Former Apple product guru Jean-Louis Gasseé pins the responsibility tail on the MobileMe donkey in a long blog post in which he describes the machismo that leads to playing chicken with launches. Gasseé writes, "No one had enough brains and guts to risk humiliation, to raise a hand and say: Chief, we're not ready here, let's stop everything. As a result, MobileMe badly crashed on launch."
He goes on to explain why sync is hard, and why it's easy - despite Apple's many years in providing a kind of semi-working sync that I had many problems with - to underestimate the complexities of live reconciliation and coordination. Gasseé believes that Apple didn't eat other people's dog food: they didn't learn why BlackBerry is called Crackberry, and how Research in Motion (RIM) developed a reliable system that's used so broadly. RIM spent a decade tuning the system to where it's at today.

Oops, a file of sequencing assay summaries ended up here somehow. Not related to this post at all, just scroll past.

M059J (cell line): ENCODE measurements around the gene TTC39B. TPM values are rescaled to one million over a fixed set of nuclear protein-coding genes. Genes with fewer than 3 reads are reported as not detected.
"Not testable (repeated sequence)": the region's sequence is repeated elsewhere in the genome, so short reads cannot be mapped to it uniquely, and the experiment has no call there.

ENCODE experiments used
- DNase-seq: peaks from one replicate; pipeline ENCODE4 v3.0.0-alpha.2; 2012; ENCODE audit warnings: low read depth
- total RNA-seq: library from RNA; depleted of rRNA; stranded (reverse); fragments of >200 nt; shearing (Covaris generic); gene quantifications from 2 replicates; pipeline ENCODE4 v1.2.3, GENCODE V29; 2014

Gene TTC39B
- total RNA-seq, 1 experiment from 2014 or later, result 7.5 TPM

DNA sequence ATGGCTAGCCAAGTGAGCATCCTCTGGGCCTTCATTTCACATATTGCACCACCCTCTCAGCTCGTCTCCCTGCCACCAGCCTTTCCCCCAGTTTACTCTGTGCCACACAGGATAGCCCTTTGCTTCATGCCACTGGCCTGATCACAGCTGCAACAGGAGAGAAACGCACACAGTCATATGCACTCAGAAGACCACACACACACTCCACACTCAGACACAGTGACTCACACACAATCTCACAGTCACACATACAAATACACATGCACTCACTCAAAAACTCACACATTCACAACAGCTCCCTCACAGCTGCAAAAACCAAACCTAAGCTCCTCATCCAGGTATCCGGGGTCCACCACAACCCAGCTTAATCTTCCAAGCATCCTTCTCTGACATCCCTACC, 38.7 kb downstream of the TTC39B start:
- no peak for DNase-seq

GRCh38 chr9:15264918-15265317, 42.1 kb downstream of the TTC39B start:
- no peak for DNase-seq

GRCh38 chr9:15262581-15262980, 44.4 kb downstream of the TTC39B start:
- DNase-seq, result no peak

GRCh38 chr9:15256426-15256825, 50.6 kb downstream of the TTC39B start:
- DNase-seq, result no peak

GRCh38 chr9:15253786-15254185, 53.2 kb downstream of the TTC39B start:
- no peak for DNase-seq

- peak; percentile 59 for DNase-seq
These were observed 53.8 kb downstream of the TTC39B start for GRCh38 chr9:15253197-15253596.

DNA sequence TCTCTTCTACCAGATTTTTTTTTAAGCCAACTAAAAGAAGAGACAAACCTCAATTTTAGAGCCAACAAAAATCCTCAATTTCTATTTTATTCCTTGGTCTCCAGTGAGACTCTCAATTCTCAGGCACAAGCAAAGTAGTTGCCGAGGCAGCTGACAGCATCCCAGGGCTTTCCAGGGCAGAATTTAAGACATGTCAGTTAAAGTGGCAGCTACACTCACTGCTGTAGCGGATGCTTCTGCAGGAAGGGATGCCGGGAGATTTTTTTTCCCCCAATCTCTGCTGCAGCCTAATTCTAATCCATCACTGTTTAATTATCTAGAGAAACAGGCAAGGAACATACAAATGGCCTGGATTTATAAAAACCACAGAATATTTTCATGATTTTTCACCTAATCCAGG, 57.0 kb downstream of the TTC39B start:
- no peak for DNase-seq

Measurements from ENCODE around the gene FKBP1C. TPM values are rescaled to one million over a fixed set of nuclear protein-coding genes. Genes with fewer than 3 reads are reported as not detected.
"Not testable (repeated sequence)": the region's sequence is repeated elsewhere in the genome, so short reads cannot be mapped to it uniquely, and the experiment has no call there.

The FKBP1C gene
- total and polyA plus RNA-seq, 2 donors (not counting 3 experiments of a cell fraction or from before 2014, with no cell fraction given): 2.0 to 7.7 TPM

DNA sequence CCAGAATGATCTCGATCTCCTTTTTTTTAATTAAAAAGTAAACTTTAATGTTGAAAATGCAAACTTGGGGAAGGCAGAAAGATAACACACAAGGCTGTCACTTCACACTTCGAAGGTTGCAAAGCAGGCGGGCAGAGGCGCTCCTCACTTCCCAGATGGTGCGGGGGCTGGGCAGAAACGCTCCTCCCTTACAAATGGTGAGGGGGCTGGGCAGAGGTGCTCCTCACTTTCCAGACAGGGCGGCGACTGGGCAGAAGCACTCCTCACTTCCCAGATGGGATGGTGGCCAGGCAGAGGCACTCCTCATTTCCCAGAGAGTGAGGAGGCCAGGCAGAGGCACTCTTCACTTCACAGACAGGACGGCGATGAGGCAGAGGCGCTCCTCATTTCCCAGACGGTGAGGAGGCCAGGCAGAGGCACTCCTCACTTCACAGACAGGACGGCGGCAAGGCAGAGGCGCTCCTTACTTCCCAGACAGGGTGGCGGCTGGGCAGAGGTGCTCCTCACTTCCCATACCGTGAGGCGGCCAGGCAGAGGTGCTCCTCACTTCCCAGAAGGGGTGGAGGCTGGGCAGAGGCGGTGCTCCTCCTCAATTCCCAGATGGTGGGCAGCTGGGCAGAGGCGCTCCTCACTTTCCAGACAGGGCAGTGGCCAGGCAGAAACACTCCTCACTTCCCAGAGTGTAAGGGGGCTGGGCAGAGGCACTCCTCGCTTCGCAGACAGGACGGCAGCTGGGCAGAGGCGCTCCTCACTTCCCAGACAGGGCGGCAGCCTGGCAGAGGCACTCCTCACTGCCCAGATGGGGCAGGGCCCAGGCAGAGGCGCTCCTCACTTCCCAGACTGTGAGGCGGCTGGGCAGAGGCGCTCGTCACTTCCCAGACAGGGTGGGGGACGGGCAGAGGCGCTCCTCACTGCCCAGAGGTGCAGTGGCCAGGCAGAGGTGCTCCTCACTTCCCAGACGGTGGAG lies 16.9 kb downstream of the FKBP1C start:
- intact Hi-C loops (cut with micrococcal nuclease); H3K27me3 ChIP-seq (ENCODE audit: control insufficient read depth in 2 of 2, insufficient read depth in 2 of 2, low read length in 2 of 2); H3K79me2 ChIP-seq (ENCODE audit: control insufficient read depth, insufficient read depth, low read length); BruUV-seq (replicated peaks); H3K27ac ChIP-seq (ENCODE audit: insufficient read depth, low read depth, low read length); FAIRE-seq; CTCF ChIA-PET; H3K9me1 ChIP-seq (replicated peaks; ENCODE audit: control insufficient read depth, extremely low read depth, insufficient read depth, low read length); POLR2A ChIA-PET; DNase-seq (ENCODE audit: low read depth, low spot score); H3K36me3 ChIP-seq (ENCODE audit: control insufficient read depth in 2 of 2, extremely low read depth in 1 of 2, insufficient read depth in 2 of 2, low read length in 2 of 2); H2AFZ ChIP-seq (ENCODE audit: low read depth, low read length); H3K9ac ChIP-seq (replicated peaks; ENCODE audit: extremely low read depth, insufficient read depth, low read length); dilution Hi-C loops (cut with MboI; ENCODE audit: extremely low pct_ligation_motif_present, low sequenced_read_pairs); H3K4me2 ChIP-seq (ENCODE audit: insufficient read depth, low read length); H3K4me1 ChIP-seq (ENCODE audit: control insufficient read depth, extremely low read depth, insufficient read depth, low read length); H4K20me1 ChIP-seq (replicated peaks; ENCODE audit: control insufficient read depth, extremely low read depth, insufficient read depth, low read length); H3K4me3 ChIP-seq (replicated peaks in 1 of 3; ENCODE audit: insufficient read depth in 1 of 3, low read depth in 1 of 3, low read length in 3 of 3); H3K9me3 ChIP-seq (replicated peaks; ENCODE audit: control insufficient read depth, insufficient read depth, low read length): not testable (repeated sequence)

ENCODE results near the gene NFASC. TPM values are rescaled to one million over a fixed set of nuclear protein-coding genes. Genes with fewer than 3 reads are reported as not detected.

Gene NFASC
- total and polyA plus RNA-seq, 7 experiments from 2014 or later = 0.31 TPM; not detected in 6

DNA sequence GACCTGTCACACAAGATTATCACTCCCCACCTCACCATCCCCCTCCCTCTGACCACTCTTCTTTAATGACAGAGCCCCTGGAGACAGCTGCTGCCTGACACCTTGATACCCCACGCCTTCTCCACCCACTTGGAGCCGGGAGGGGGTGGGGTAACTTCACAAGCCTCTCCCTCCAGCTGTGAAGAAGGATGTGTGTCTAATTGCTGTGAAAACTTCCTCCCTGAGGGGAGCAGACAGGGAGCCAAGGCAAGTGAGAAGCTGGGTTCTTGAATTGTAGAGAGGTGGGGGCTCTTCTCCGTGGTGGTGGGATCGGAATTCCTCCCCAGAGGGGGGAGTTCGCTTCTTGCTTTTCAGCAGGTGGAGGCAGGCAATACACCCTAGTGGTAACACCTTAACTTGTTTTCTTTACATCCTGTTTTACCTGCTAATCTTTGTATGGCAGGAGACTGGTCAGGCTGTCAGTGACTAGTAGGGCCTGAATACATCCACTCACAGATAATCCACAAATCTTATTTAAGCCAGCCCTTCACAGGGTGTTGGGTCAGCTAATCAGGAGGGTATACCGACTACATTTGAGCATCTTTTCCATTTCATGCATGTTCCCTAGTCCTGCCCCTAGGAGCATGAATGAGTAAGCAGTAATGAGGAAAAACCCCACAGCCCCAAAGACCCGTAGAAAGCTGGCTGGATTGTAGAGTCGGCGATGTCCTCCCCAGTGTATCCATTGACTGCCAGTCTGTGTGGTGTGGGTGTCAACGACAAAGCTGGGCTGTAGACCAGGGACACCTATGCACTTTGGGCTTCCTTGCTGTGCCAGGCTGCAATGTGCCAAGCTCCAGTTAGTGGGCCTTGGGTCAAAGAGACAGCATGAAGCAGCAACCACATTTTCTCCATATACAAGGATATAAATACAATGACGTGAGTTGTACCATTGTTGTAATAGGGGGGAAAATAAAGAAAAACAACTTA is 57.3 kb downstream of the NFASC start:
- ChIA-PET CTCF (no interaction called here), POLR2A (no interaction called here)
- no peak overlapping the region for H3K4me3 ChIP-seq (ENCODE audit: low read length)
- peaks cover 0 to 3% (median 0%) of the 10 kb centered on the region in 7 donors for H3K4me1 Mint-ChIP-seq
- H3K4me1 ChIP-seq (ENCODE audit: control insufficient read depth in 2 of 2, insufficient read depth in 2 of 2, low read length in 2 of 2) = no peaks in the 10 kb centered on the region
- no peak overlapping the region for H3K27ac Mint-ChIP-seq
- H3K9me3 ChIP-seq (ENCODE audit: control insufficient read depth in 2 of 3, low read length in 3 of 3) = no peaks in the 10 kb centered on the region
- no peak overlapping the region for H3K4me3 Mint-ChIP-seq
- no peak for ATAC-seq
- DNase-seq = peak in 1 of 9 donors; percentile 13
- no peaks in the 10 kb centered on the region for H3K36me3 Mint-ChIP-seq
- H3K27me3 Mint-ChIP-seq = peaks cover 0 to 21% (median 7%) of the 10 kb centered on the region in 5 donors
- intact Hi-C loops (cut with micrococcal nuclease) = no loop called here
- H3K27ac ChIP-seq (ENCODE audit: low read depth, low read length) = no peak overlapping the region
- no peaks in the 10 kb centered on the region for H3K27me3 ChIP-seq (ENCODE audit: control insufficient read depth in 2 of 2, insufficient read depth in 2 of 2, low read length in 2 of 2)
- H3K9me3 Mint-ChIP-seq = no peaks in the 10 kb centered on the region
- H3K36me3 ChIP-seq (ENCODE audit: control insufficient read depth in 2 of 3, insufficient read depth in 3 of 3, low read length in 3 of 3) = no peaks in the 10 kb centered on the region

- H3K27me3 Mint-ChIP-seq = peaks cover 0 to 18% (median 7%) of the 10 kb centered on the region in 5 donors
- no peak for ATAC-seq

Gasseé was a critical figure at Apple in the late 1980s, and he had a heavy influence on the firm's product development. Through the 1990s, he ran Be, which developed an operating system that had many admirers (although few users) and some influence on Apple.